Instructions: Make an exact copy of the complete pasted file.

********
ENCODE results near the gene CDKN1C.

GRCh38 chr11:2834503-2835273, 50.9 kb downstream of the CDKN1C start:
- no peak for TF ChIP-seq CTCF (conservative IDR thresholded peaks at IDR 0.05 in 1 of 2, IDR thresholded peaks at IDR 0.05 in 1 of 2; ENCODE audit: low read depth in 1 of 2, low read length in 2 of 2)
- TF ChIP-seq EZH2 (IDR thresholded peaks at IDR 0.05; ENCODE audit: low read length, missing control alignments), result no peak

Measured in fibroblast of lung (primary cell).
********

ENCODE results near the gene CDKN1C.

GRCh38 chr11:2834503-2835273, 50.9 kb downstream of the CDKN1C start:
- no peak for TF ChIP-seq CTCF (conservative IDR thresholded peaks at IDR 0.05 in 1 of 2, IDR thresholded peaks at IDR 0.05 in 1 of 2; ENCODE audit: low read depth in 1 of 2, low read length in 2 of 2)
- TF ChIP-seq EZH2 (IDR thresholded peaks at IDR 0.05; ENCODE audit: low read length, missing control alignments), result no peak

Measured in fibroblast of lung (primary cell).